During the War of 1812 militia units had the reputation of being poorly trained and poorly disciplined. Massachusetts and Connecticut refused to call out their militias during this time. Vermont would not allow its militia to serve outside of state borders. From 1815 until 1845, many of the Northern states did not require militia service by their citizens. The Mexican-American War was fought mainly by the regular army and volunteers served for one year terms of service. Very few state militias participated. By the 1840s, with no state laws requiring militia service in many states, the militias were replaced by voluneteer groups who served on weekends and provided their own weapons. In exchange for state-supplied weapons and uniforms, many agreed to become part of their respective state militias, especially in Northern states.
Lincoln's volunteers[change | change source]
When Lincoln called for 75,000 men for federal service, members of his cabinet had advised him to ask for as many as 200,000. However, Lincoln knew that he would be breaking the law if he tried to call up that many men, and on a more practical note he probably also recognized the army did not have the arms or supplies to equip a larger number and so he settled for the legal limit of 75,000. This was still four times the size of the regular army. Each state was given a quota it had to meet based on its population. New York's quota was 17 regiments (13,280 men). Pennsylvania was to send 16 regiments. Other states were given their quotas as well. The slave states refused to send any men, with four of them joining the Confederacy instead. The free states filled out their quotas quickly. Some states did not send any more than their quota required while other states sent more so that Lincoln still got the 75,000 men he asked for. Rhode Island sent four times their quota. Connecticut and Missouri each sent three times their quota.[b] Massachusetts sent two and a half times their quota.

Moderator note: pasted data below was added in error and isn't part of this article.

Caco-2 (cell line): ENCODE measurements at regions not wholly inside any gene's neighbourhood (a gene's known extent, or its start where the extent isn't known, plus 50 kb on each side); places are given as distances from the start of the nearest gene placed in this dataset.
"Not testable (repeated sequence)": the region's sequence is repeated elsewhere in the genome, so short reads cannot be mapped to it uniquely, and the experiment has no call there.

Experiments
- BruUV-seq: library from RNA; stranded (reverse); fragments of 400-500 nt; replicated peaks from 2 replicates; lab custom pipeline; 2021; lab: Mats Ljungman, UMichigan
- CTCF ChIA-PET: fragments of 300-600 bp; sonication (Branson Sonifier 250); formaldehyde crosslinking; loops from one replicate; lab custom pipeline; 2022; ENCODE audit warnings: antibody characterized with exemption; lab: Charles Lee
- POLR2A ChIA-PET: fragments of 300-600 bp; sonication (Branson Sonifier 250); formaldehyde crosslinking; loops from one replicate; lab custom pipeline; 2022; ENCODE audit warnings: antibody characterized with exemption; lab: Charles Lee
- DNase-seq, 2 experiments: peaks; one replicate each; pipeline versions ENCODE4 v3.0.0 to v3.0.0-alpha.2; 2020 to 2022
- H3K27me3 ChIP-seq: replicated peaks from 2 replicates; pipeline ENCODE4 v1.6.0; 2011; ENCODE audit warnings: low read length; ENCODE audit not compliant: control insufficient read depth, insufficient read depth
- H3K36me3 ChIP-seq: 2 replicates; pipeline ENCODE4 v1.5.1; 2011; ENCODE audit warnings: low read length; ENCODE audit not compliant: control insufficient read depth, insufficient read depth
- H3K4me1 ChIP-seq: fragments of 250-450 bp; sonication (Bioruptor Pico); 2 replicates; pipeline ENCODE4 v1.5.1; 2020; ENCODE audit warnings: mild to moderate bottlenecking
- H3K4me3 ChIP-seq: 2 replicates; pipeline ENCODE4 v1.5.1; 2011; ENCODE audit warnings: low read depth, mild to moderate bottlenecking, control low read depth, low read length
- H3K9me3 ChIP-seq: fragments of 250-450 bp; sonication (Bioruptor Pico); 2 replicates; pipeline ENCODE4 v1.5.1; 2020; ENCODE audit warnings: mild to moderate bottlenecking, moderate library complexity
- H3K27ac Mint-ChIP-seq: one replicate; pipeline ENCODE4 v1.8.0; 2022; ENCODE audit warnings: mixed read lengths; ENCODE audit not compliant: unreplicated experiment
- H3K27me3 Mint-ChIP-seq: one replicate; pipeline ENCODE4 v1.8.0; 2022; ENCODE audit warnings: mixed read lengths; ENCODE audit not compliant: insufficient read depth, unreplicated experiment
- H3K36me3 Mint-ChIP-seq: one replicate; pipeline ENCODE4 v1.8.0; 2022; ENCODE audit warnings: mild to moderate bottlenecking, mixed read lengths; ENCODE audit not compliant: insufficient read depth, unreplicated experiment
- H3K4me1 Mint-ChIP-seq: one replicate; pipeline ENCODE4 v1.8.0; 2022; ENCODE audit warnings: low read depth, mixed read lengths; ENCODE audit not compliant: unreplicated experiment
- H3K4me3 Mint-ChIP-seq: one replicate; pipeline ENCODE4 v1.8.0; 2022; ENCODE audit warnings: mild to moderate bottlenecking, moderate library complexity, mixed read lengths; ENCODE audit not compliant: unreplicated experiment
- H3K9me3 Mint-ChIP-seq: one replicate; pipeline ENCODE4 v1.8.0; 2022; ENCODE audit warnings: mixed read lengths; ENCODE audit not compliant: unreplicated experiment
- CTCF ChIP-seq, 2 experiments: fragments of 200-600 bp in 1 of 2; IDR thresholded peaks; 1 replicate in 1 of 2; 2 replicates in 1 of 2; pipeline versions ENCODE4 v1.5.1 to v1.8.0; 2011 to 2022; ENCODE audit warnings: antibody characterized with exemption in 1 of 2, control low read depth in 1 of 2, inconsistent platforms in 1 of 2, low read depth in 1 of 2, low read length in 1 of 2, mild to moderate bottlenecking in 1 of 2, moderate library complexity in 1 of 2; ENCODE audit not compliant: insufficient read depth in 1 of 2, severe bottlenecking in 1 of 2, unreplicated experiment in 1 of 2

All the new officers and soldiers had to undergo military training. Officers spent their evenings learning tactics and other military matters from books and field manuals. Soldiers spent their days learning to drill and shoot their weapons. Many quickly found that military life was not as romantic as they had pictured it. None realized that training could be the difference between life and death on a battlefield. So training suffered, but the Confederate army had the same problems with their militia units. When the war started, both sides had to depend on their militias.
Congress soon changed the militia law to allow the President to call up more men to serve for longer periods of time.